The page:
When I was first starting my business, I hesitated to build my team, hire mentors, or reach out for help because it made me feel scared and weak. Then I realized – commitment doesn’t care how you feel.
A couple weeks ago, I did a Q&A in my Infinite Impact Challenge group, and I got a lot of really interesting questions that got me reflecting on how my life has changed since I started in business and the lessons I’ve learned along the way.
One of the questions I got that really hit home was what advice would I give to my former self?
At first, a LOT of ideas flooded my mind. If I could go back in time to talk to Marley 3 years ago, I would tell her to build a team sooner. Or hire mentors sooner… but here’s the thing: at that time, I had one huge fear standing in my way. If I went back in time right now and told myself to build out my team and stand on the shoulders of giants, I truly don’t think I would’ve listened.
I was afraid I couldn’t do it alone. T all my entrepreneurs, I bet you can understand and empathize with where I was coming from here. Entrepreneurship can feel so solitary and so lonely… but I felt like I needed to prove to myself that it was possible for me to build my business alone. If I couldn’t do it myself, I didn’t think I’d feel like a REAL entrepreneur.
In a way I am glad because it gave me space to make A LOT of mistakes. I fell down, got myself back up, fell down again, and eventually built out my dream team and hired mentors. If it didn’t happen this way I might now have this circle around me that means so much to me.
In fact, I’m pretty sure that independent way of thinking is what led me to becoming an entrepreneur in the first place. When I look back now, it seems so obvious that a 9-5 wasn’t right for me. It seems crazy that I was ever NOT seeking the life of an entrepreneur, because it feels like such a natural fit for my personality. As much as I’m glad to have let people in and eventually learned to stand on the shoulders of giants, I’m also glad for that laser-focused, independent version of me that pushed me towards my dreams.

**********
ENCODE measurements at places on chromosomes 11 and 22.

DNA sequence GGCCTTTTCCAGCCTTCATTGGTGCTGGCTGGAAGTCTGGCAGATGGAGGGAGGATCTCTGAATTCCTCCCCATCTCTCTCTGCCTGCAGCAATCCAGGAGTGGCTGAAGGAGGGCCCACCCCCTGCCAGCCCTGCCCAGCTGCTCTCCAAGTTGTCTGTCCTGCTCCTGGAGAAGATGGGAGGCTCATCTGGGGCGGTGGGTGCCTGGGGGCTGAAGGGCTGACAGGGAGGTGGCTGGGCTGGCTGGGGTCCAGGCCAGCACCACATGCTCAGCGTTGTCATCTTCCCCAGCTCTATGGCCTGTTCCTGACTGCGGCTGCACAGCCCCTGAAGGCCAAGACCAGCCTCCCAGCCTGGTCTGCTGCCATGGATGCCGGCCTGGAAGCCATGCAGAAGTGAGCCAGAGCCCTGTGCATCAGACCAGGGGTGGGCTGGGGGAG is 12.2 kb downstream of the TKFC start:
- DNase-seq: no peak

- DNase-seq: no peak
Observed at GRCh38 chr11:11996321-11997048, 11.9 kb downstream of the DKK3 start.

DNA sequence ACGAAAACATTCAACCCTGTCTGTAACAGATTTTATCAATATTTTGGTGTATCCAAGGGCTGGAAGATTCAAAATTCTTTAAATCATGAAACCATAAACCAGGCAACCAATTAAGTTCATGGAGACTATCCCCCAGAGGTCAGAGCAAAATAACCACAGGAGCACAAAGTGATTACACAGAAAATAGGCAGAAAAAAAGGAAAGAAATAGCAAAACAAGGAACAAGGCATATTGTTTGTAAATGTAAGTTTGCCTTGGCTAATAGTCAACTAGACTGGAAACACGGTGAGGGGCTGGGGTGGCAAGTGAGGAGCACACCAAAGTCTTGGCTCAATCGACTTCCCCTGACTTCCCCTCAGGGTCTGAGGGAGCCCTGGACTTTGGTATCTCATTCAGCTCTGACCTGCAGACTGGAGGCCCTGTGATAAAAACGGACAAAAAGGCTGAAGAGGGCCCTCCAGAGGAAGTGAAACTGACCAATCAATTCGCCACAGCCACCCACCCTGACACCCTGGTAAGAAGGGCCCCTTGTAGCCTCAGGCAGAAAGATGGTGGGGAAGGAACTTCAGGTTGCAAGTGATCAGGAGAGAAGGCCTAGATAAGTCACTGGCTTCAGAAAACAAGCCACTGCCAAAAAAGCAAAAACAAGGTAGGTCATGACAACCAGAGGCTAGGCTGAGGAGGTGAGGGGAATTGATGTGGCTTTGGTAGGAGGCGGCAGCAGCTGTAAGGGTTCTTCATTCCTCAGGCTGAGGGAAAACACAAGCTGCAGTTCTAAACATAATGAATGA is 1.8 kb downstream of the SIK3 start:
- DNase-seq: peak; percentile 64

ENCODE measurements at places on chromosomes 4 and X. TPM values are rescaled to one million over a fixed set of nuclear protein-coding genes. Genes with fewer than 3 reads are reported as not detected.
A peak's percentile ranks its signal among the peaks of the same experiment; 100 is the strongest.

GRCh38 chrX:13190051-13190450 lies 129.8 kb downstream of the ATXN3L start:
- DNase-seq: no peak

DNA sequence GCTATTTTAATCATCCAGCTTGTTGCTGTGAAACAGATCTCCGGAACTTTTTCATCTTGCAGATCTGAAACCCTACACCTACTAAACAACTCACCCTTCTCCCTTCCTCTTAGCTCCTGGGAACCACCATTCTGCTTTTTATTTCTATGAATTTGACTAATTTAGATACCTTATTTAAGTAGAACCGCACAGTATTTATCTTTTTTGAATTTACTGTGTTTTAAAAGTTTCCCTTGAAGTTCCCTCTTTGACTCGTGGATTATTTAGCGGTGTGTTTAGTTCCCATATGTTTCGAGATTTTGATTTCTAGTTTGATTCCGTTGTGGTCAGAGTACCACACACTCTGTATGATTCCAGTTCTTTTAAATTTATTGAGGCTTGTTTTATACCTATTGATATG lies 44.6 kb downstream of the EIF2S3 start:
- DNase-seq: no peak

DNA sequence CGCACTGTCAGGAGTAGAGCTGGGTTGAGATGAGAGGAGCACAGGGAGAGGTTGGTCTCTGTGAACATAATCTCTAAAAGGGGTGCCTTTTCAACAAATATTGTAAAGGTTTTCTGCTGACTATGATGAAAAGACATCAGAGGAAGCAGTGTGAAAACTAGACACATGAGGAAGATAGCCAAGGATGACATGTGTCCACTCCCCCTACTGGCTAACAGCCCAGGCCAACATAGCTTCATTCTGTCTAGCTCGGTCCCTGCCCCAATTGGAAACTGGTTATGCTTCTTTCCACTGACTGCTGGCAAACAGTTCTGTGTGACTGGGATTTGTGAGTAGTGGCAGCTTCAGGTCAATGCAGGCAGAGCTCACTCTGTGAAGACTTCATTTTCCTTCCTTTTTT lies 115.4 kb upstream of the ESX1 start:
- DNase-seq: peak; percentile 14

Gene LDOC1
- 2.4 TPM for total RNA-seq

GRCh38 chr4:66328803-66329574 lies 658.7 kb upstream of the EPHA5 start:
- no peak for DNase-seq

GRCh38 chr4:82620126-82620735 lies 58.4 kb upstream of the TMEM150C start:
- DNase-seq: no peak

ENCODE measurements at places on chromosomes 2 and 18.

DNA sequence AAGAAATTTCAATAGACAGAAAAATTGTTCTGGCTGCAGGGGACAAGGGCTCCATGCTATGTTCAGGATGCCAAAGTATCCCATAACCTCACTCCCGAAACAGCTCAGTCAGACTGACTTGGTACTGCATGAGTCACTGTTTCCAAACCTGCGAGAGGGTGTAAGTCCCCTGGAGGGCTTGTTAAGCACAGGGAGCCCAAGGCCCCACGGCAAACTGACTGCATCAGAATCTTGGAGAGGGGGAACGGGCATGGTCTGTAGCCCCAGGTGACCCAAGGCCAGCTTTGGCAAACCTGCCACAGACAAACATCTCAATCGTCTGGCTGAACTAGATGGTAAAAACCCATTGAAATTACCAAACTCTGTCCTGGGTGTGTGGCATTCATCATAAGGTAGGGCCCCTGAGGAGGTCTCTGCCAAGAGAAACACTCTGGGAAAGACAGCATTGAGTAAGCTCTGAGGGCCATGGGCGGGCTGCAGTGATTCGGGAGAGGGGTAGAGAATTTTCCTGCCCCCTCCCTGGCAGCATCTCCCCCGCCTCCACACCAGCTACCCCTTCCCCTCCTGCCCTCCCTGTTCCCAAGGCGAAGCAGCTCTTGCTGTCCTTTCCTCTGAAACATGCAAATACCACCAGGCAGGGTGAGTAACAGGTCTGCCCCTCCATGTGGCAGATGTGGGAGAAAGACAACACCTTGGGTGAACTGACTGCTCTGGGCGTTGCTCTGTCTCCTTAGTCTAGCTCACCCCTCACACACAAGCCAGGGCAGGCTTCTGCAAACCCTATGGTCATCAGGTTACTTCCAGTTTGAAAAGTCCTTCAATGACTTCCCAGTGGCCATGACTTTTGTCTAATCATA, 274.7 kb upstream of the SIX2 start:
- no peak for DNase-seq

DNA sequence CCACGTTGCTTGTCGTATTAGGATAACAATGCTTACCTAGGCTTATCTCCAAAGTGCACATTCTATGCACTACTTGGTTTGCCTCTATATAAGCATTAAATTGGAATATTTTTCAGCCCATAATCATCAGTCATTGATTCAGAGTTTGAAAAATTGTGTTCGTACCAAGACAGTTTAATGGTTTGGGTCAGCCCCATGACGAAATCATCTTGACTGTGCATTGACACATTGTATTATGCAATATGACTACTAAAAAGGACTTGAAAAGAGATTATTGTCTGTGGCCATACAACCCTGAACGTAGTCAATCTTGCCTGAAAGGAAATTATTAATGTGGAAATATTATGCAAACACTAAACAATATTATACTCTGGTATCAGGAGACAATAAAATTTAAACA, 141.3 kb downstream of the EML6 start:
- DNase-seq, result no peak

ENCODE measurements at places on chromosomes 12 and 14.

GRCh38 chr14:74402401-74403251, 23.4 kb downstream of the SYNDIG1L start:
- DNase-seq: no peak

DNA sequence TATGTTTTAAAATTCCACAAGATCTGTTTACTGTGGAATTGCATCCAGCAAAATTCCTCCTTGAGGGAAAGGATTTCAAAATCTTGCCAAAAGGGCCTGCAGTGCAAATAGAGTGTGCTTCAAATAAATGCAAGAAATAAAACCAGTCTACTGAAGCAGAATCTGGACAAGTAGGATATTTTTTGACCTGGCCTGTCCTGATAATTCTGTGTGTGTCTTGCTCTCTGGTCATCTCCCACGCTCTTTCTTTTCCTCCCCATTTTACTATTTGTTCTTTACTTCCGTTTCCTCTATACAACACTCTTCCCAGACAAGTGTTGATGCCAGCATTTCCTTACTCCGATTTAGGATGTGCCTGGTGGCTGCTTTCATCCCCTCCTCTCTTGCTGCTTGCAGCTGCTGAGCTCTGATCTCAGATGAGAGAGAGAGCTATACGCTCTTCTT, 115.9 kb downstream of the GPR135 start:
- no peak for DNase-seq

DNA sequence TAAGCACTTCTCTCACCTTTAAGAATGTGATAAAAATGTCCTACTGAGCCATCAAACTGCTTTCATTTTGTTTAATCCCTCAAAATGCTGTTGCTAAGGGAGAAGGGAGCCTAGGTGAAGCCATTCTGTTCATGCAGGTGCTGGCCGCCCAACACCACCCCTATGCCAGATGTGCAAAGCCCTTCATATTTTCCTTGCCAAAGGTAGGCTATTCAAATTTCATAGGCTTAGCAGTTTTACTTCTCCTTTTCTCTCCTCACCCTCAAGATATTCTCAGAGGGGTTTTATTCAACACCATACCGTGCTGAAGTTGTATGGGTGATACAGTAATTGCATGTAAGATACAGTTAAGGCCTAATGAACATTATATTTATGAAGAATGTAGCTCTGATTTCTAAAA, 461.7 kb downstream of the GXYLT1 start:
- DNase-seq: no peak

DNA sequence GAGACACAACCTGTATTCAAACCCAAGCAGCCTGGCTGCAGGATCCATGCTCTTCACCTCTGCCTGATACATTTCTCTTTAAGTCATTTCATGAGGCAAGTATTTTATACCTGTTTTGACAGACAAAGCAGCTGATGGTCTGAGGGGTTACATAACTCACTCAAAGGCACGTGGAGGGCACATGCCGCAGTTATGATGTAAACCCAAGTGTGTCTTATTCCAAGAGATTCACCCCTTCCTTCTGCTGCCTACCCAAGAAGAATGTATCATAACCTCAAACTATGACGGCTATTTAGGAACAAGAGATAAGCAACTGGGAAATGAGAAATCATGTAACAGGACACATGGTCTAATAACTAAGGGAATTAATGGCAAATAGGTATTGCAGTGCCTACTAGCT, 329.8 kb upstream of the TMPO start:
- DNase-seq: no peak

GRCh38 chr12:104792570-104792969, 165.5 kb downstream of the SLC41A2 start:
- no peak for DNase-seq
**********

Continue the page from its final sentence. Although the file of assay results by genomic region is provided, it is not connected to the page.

Was I scared to hire a team? Absolutely. I felt like I was weak for asking for help. But here’s the thing: commitment doesn’t care how you feel. If you’re committed, it’s the deeds that are important – not the words or the feelings associated with them. And when building out my team the number one thing I was focused on was commitment. I needed to have people who would follow through and stay committed.
So ultimately, my response to “what advice would you give to my former self?” is… none. You have to go through mistakes and failure to realize your strength, skills, and expertise.
We all feel like we have to get to a certain level before we feel good enough and give ourselves permission to feel successful, but every now and then, you’ll look back and realize how much you know. Remember – all you have to do to be an expert is to know more than the person who’s asking or paying you. If you’ve ever seen or heard the Catch Me If You Can story, Frank Abagnale taught a university class by – in his words – “staying one chapter ahead”. That’s all you have to do – stay one chapter ahead, and see where that takes you.
Go ahead and ask your favorite entrepreneur or mentor how they got to where they are today, and I guarantee their answer won’t be “by having all the answers”. So my advice to you is to trust your commitment from the start – because commitment doesn’t care how you feel.